It’s not quite the same in Hythe. And yes, I know, sometimes the whole kitsch cupcake vintage thing can start to make you feel slightly sick. I’d just be happy to see more old fellas in their sandals enjoying their flask tea or screaming kids grabbing their buckets and spades, and more of that beach hut community that seems to exist along other parts of our coast.
And there’s no doubt that there are plenty of opportunities around the beach huts to boost the appeal of the Marine Parade end of the seafront. Griggs at the Fisherman’s Beach is going great guns with its steadily expanding range of tasty seafood treats which you can eat on wooden benches right on the pebbles.
The cafe next to the beach huts is functional, and that’s being kind. Whoever decided to make urinals and a cafe part of the same building anyway? Imagine what it could be? A pleasure for us, and a great way to attract more visitors to Hythe.
It does seem like things are soon to change for the Hythe beach huts, but possibly not in a good way. There has been some public controversy over the way the Hythe (and Folkestone) beach huts have been managed by the private landlord.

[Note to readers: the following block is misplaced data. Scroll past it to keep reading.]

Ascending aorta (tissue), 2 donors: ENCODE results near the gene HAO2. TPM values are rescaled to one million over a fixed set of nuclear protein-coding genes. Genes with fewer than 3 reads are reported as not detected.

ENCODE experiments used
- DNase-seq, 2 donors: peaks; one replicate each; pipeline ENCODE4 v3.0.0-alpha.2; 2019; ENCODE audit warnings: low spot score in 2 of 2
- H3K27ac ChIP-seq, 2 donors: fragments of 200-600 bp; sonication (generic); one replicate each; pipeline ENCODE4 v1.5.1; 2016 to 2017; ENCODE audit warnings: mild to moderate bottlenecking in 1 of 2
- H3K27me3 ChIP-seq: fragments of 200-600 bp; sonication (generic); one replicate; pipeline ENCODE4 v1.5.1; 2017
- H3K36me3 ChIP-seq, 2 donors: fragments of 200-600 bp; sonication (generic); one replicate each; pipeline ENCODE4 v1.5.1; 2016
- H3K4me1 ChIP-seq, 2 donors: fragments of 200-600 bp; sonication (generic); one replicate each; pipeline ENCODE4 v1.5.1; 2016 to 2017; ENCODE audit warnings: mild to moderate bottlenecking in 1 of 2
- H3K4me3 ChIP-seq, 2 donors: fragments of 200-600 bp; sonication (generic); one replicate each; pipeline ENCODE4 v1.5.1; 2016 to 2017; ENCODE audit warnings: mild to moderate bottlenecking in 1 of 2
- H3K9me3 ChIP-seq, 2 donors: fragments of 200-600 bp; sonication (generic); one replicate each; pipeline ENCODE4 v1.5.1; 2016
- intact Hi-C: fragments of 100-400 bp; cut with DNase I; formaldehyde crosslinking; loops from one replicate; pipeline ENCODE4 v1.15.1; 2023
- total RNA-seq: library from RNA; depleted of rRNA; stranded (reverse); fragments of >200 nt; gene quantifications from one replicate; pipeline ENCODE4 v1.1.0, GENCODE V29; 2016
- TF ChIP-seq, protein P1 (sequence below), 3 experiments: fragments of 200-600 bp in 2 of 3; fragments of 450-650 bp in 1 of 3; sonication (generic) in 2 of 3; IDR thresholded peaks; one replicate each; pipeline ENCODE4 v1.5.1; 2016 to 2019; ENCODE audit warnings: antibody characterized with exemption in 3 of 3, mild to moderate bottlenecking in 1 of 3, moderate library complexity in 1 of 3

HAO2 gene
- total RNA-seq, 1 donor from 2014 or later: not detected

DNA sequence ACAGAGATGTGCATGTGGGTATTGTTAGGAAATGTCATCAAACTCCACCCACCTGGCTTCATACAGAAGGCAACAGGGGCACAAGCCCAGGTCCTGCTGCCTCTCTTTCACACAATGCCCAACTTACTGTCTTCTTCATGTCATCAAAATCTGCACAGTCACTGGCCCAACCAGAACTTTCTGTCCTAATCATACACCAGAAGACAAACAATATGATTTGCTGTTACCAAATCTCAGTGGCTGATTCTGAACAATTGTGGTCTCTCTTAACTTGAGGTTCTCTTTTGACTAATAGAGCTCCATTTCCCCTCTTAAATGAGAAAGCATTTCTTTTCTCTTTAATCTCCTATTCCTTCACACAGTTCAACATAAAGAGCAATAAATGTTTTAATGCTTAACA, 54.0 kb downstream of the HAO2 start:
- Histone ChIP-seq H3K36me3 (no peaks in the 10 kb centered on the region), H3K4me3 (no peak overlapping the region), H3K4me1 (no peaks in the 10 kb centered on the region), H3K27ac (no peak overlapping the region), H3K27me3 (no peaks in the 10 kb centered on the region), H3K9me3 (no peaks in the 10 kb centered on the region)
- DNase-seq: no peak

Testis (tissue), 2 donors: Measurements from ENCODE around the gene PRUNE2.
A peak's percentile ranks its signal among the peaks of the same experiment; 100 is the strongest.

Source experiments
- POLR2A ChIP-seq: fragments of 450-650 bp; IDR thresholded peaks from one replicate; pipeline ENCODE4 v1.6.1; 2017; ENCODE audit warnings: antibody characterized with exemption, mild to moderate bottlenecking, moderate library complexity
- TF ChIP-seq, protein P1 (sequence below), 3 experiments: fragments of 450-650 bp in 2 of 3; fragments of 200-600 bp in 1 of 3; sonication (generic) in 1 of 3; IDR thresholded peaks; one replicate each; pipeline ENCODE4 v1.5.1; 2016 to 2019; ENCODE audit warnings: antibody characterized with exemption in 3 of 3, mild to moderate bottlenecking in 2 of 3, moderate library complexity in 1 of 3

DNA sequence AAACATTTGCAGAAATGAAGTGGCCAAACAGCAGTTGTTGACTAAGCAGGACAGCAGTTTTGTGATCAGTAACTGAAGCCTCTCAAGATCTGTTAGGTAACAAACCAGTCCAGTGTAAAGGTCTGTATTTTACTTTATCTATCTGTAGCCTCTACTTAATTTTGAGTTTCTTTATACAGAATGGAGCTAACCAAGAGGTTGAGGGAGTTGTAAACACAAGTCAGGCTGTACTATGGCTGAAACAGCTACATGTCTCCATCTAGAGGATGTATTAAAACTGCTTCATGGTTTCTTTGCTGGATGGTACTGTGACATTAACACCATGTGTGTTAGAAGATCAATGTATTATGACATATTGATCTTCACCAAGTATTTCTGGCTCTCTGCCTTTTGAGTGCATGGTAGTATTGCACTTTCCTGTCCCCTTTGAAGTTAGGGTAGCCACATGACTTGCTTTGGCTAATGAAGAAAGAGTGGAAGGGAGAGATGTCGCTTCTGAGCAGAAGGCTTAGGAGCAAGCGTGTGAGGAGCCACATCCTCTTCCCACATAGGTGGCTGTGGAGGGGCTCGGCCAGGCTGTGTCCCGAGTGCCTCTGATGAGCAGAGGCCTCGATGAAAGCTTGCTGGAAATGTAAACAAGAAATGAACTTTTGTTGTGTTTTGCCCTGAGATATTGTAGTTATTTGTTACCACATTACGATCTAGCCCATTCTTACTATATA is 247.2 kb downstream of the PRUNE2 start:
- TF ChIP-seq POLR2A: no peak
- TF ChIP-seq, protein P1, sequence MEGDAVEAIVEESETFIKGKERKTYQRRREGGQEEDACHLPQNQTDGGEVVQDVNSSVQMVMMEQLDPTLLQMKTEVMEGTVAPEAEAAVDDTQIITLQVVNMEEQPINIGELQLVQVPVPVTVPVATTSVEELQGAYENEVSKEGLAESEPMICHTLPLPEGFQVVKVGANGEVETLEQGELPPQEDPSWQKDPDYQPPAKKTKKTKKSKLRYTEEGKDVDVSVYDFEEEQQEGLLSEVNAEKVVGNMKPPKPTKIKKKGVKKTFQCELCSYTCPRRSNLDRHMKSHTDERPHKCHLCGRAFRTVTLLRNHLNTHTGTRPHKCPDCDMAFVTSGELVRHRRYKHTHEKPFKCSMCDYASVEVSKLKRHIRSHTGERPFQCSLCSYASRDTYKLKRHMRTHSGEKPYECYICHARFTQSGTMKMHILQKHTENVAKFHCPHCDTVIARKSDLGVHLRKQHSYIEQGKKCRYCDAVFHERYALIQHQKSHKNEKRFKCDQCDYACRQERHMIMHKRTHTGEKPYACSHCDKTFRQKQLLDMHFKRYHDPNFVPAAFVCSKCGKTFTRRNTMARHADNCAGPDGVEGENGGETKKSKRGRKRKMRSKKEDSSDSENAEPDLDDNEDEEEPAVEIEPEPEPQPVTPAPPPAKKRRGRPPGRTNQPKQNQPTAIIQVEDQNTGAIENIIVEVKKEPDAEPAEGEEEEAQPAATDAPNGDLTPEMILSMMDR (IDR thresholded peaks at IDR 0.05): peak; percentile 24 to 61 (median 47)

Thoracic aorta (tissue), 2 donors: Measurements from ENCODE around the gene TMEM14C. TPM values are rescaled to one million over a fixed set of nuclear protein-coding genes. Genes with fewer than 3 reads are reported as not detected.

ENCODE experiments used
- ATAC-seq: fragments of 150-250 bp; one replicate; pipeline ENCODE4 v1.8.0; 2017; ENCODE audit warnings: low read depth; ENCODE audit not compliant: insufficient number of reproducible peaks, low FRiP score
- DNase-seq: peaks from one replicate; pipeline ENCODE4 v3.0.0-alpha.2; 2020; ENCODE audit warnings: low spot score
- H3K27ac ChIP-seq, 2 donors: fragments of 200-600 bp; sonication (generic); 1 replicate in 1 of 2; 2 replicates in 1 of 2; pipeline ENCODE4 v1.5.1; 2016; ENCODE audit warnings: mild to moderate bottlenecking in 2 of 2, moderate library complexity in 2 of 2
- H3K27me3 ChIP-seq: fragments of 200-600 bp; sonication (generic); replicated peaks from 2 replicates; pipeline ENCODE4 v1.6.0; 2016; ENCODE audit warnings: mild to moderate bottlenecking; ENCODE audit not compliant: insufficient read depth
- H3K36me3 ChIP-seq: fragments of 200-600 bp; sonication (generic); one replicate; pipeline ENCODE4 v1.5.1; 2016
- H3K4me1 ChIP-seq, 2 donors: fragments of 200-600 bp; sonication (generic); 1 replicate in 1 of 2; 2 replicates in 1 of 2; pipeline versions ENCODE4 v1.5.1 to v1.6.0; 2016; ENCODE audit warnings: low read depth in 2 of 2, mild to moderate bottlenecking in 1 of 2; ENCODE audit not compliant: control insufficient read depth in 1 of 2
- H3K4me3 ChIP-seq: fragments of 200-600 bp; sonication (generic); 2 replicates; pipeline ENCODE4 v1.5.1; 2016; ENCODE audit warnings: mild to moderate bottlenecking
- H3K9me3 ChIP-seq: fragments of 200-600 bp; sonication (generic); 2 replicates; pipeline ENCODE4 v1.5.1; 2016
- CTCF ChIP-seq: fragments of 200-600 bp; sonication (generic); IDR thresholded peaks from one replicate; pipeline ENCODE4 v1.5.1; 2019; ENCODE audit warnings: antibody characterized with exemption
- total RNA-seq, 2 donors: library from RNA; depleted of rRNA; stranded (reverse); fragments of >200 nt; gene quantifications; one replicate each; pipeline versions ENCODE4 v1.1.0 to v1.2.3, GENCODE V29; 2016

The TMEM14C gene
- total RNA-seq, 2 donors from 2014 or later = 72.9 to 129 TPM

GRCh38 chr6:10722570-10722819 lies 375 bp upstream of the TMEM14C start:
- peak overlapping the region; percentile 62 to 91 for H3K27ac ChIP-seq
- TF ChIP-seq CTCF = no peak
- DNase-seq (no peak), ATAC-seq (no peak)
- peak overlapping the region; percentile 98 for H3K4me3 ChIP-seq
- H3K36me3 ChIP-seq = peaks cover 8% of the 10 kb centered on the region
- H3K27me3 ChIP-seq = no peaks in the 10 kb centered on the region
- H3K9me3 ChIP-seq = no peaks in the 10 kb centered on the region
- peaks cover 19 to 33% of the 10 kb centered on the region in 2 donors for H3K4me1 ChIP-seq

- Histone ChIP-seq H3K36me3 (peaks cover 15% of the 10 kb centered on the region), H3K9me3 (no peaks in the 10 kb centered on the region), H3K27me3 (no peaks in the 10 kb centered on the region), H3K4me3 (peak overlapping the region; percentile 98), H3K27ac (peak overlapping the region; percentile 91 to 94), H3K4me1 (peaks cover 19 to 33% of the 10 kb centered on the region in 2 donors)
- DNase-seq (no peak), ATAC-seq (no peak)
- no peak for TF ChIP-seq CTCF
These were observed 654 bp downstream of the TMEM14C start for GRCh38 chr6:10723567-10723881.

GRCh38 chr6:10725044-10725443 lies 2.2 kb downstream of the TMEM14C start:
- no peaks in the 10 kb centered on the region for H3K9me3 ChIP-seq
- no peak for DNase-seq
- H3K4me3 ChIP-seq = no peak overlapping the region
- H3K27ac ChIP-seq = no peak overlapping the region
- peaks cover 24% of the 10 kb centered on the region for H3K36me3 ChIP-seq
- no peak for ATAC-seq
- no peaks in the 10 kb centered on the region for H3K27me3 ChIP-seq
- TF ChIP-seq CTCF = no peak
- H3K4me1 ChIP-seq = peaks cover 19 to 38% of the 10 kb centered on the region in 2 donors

The land they sit on appears to be part of a Shepway district council site allocated for housing if the Princes Parade debacle is ever sorted and the South Road pool closes.
The minutes of a recent Shepway council meeting mention the possibility of developing the beach huts as part of their Oportunitas ‘vehicle’ (a shadowy sounding thing), but say no more.
Could they soon be a thing of the past? I think that would be a shame. Bunkerish as they are, those concrete and brick boxes are a piece of Hythe’s 20th century history and, more importantly, they could be a really valuable part of the town’s future. Restore them, rent them out fairly to day trippers, artists, craftspeople and vintage sellers, create a lovely new beachfront cafe, and bring back the donkeys!
If you know anything about the history of Hythe’s beach huts, or indeed their future, please do share it below.